E-Discovery in the Legal Process
Before litigation or a trial, the legal teams of both parties are required to provide the opponent with the information and evidence they plan on introducing in court. This is called discovery and allows both teams to better prepare for the upcoming trial. As technology continues to advance, electronic discovery or e-discovery is becoming increasingly common. E-discovery is any electronic data such as emails, documents, spreadsheets, audio or video files, or computer software that can be used in court.
E-discovery can be complicated. Documents must be searched, flagged, organized, and archived. Some electronic data contains hidden or additional data known as metadata. Most computer users do not understand that even after something is -deleted,- the information is retained in the metadata. Details such as IP addresses, dates, and edits are usually not completely destroyed, especially for the average computer user without technology expertise. The presence of metadata and many confidential details within e-discovery can create ethical and legal concerns. The laws and regulations set forth by the U.S. government are periodically updated as new issues with technology arise. It can be difficult to decipher exactly what information contained within e-discovery is admissible in court. Many legal professionals choose to become certified in e-discovery through an independent institution or organization approved by their particular state. Certification courses offer students the opportunity to become well versed in the field and stay up to date on technology. Some clients prefer their legal counsel to be certified in e-discovery, which gives certified individuals an advantage over their non-certified colleagues.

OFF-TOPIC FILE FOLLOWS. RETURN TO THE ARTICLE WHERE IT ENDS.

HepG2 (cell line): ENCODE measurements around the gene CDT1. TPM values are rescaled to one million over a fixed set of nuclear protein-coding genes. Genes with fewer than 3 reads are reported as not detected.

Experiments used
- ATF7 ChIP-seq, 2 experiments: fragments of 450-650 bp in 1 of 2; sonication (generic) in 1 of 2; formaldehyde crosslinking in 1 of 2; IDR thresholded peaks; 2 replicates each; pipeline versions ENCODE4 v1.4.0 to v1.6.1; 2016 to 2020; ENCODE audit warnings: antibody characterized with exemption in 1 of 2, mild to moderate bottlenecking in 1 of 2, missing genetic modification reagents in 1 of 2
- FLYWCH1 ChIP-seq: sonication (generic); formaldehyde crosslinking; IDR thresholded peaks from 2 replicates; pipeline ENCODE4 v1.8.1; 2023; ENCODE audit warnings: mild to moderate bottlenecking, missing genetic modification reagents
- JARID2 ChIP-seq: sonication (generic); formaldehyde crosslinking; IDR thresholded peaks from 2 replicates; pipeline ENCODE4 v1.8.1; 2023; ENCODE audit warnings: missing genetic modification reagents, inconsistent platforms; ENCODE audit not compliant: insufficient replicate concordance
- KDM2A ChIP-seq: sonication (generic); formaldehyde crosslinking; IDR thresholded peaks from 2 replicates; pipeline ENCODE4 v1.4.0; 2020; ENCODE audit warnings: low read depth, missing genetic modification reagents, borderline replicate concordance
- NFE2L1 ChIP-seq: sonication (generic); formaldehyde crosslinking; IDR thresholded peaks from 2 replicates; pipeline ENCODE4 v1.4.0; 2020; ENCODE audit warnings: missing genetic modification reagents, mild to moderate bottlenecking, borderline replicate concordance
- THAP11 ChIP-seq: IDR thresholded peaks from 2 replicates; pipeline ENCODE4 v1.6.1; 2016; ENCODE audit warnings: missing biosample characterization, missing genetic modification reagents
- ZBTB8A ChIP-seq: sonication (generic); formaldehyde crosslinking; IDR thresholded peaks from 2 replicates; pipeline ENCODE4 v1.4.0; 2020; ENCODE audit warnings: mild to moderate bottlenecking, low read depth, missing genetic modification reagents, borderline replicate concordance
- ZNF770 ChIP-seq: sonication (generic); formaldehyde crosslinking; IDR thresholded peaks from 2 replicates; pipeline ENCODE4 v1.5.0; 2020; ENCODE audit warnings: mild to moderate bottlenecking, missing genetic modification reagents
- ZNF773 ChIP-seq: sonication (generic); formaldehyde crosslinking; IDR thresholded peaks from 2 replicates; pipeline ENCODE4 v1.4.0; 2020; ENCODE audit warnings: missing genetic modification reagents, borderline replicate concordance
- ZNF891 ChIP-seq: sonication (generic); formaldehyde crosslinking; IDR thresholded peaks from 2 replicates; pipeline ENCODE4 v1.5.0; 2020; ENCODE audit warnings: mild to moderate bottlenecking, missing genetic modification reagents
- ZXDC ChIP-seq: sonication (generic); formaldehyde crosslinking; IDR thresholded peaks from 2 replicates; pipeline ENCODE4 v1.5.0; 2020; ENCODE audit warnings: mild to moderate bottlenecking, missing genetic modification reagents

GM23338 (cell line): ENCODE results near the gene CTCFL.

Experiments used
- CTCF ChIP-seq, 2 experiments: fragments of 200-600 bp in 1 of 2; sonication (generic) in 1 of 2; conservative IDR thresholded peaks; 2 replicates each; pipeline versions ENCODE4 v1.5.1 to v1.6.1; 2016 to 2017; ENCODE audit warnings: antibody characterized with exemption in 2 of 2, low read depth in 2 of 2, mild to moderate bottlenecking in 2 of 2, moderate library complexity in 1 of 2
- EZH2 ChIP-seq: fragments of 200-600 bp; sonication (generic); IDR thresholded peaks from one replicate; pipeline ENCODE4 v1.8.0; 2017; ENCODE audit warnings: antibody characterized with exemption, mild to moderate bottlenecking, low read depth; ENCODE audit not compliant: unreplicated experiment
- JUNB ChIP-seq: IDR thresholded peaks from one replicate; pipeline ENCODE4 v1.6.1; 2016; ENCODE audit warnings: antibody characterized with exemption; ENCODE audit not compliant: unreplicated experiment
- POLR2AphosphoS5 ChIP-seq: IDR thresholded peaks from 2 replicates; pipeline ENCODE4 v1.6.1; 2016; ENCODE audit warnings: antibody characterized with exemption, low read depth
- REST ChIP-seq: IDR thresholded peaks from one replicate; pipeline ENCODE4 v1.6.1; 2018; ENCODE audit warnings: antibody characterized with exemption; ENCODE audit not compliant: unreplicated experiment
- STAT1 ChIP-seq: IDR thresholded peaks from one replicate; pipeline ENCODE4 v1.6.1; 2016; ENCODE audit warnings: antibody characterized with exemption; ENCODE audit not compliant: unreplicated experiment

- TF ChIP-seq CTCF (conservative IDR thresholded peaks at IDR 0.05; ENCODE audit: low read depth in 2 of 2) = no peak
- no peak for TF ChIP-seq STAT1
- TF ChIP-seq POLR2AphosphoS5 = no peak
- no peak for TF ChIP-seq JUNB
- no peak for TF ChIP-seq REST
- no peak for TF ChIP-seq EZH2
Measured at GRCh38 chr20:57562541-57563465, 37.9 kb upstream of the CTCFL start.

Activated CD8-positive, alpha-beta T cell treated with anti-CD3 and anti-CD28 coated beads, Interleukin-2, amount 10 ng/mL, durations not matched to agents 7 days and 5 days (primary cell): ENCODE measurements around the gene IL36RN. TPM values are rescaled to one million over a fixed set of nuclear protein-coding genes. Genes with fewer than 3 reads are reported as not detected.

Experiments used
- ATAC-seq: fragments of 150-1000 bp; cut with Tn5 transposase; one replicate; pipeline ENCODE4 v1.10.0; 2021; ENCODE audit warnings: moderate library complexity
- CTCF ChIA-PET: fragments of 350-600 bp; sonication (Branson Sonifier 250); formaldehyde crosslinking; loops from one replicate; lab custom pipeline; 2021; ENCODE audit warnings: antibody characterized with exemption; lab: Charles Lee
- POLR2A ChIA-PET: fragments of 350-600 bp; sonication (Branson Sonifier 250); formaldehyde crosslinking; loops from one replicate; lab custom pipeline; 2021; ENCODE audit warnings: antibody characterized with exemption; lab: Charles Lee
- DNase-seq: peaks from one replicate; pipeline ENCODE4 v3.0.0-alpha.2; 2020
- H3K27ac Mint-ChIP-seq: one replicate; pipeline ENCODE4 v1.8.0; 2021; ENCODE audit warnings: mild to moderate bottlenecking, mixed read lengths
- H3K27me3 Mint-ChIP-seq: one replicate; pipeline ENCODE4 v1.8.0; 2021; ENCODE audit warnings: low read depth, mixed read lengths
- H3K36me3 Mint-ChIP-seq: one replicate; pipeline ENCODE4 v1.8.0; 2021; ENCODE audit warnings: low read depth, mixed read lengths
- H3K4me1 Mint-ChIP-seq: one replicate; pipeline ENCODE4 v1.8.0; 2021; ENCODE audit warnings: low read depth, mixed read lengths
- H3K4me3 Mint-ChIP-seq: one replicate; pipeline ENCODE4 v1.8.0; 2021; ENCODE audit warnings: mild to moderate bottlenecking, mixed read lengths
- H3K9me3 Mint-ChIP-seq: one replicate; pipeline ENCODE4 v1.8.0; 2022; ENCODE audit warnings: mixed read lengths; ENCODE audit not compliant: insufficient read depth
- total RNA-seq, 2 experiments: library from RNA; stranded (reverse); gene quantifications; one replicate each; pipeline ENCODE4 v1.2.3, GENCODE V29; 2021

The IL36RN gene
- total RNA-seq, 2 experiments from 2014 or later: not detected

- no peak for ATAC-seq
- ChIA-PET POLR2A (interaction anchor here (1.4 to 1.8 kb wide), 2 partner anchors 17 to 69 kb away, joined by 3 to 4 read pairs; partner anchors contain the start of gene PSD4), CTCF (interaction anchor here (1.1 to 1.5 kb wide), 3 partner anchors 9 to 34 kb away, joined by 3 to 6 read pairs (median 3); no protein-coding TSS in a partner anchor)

To help ensure that the e-discovery process runs smoothly, law firms should implement organizational systems for all of their documents. This can help in the future when information needs to be located quickly; if it is properly filed, the process should run smoothly.
Many firms choose to outsource their e-discovery. Since the workflow of e-discovery can vary, outsourcing is usually cost effective because the firm only pays for the immediate work and does not retain fulltime employees for nonexistent work. Most firms are also not able to keep up with the changing technology and software programs for e-discovery and benefit from using specialized services.
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